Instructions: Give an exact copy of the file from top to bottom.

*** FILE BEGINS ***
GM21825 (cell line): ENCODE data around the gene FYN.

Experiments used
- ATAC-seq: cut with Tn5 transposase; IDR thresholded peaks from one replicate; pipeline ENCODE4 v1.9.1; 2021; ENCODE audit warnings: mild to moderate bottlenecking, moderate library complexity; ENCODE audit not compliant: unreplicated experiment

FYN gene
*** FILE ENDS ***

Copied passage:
GM21825 (cell line): ENCODE data around the gene FYN.

Experiments used
- ATAC-seq: cut with Tn5 transposase; IDR thresholded peaks from one replicate; pipeline ENCODE4 v1.9.1; 2021; ENCODE audit warnings: mild to moderate bottlenecking, moderate library complexity; ENCODE audit not compliant: unreplicated experiment

FYN gene